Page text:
Women and War: Feminist Approaches to War and Violence
- Global Studies Program, Temple University
- Philosophy Department, Temple University
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The philosophical discourse around questions of war has tended to approach war from the perspective of states, political leaders, and soldiers. While these perspectives are often treated as objective, universal, or neutral points of view, the reality of gender inequality in the social, political, and legal spheres is such that these “objective” perspectives have narrowly focused our attention on the experiences and concerns of those in power. What this means is that when thinking about the morality of war and defensive violence, we have tended to ignore questions about how women experience war and violence. This conference seeks to challenge the dominant framework of war by bringing to the fore feminist and other alternative approaches to questions of war.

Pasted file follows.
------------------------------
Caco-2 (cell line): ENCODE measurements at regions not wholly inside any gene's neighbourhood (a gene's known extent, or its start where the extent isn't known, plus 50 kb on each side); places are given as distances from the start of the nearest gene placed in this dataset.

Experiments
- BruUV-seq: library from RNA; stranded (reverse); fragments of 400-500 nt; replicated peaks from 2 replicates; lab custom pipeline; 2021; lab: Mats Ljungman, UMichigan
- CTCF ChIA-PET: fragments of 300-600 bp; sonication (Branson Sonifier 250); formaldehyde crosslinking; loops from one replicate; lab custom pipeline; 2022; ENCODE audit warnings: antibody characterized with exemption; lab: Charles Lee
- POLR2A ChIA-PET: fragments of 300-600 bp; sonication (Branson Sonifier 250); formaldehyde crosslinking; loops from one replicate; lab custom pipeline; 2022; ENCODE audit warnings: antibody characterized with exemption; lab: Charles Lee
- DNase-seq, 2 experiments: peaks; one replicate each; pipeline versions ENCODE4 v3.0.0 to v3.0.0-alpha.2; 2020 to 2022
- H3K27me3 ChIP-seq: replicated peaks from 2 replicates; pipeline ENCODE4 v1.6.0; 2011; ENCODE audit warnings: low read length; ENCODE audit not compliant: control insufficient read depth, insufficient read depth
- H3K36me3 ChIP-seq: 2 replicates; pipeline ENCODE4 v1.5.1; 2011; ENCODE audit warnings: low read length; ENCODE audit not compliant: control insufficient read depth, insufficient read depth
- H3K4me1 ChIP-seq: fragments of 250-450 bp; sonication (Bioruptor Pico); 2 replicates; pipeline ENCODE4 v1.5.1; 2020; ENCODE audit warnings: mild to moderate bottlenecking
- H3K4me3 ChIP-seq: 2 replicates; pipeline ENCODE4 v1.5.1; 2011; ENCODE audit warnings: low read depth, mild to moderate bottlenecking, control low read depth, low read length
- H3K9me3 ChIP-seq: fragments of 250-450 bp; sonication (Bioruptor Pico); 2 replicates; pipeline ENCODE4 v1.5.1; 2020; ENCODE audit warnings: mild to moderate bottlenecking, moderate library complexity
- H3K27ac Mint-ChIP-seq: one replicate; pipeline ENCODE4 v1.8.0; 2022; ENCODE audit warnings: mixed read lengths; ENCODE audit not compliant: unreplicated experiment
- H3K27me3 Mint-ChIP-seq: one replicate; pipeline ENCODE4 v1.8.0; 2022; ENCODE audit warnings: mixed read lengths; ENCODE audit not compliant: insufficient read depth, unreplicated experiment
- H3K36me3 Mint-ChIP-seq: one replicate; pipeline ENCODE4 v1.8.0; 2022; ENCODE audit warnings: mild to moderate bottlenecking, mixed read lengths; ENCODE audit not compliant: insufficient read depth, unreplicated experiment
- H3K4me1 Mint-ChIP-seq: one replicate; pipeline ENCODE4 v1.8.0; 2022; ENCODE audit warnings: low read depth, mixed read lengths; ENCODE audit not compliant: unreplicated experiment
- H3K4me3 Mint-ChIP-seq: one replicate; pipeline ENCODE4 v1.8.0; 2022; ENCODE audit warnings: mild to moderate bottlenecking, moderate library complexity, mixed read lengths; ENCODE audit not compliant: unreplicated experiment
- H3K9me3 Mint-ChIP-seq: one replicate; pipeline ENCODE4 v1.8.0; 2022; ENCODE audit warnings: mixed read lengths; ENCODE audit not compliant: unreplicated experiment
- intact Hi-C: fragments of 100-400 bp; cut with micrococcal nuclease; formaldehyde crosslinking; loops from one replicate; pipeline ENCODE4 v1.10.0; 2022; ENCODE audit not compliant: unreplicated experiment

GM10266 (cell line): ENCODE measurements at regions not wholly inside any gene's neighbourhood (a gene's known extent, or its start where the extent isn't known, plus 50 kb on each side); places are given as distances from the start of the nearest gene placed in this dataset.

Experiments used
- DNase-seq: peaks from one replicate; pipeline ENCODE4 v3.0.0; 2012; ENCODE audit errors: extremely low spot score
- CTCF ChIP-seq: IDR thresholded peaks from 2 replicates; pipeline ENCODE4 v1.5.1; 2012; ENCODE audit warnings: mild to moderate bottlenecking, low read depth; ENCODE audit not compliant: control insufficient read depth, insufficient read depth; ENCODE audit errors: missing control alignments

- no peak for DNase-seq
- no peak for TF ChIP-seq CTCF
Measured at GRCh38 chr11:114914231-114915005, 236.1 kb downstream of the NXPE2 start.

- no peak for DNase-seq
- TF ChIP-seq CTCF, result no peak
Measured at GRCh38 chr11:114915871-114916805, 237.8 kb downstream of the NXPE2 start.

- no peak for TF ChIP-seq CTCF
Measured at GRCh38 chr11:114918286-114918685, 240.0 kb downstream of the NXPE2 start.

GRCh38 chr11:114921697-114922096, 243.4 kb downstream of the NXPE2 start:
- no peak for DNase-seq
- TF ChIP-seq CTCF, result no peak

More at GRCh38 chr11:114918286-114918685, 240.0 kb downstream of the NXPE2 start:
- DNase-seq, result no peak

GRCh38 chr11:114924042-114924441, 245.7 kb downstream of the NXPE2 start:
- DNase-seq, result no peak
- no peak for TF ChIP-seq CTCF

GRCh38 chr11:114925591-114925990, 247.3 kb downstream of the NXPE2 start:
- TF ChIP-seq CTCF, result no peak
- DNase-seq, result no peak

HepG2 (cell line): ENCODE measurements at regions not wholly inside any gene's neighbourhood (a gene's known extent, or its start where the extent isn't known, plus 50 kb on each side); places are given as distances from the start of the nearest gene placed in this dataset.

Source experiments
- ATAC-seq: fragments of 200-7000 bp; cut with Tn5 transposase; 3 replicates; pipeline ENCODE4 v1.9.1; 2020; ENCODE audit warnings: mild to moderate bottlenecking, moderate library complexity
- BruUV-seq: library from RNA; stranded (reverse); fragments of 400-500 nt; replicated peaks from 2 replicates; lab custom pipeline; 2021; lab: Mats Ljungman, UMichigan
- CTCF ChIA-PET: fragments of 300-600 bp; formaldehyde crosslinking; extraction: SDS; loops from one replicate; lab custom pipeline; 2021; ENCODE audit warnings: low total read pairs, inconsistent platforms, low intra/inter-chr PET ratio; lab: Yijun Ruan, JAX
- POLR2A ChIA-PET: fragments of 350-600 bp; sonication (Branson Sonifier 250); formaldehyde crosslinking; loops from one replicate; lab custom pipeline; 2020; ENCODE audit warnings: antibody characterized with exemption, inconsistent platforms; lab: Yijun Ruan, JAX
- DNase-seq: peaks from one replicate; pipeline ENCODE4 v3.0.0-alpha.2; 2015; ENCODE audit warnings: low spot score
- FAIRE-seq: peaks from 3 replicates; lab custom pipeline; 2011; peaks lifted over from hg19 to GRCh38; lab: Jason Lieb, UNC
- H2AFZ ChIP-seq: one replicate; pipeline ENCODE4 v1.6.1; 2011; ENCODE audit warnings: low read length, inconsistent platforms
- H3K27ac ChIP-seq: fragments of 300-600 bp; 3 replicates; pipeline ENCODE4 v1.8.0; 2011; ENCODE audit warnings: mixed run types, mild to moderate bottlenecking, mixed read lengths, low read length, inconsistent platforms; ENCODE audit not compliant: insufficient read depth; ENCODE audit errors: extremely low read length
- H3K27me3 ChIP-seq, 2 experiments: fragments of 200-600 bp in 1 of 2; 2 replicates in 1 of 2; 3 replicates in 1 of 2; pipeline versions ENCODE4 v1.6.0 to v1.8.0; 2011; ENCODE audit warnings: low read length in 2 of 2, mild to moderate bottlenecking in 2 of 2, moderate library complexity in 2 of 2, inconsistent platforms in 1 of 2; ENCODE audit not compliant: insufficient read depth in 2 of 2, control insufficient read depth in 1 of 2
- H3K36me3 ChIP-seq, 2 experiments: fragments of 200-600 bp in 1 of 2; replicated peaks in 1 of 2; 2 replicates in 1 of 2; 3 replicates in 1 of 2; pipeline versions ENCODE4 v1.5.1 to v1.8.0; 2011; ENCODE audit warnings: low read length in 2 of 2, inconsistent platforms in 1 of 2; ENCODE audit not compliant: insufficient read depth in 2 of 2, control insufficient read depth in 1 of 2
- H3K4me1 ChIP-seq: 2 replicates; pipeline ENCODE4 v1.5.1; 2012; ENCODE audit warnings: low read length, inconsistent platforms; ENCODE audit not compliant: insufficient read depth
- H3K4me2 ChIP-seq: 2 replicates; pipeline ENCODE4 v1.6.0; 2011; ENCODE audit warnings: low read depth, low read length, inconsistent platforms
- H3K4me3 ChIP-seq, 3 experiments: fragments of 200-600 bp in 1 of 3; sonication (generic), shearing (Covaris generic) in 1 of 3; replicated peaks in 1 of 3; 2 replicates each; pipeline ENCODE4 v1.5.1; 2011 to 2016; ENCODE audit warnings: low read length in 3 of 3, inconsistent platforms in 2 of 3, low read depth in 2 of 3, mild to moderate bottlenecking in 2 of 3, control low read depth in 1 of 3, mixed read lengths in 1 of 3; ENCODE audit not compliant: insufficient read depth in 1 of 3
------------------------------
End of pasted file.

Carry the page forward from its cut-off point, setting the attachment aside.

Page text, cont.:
Questions of interest may include:
- Is it possible for war to promote gender equality, or to defend women’s rights?
- What is the relationship, if any, between capitalism, the disvaluation of women’s labor, and war?
- Can we justify military budgets, when societies are facing multiple crises of homelessness, violence against women, child hunger, and precarious labor?
- What is the relationship between war, masculinity, and martial virtue?
- How should we think about violence against the natural world/Mother Nature?
- How can we understand violence perpetrated by the Global North against the Global South?
- Can a feminist ethics of care effectively respond to violence and aggression? How does feminism affect our understanding of non-violent resistance?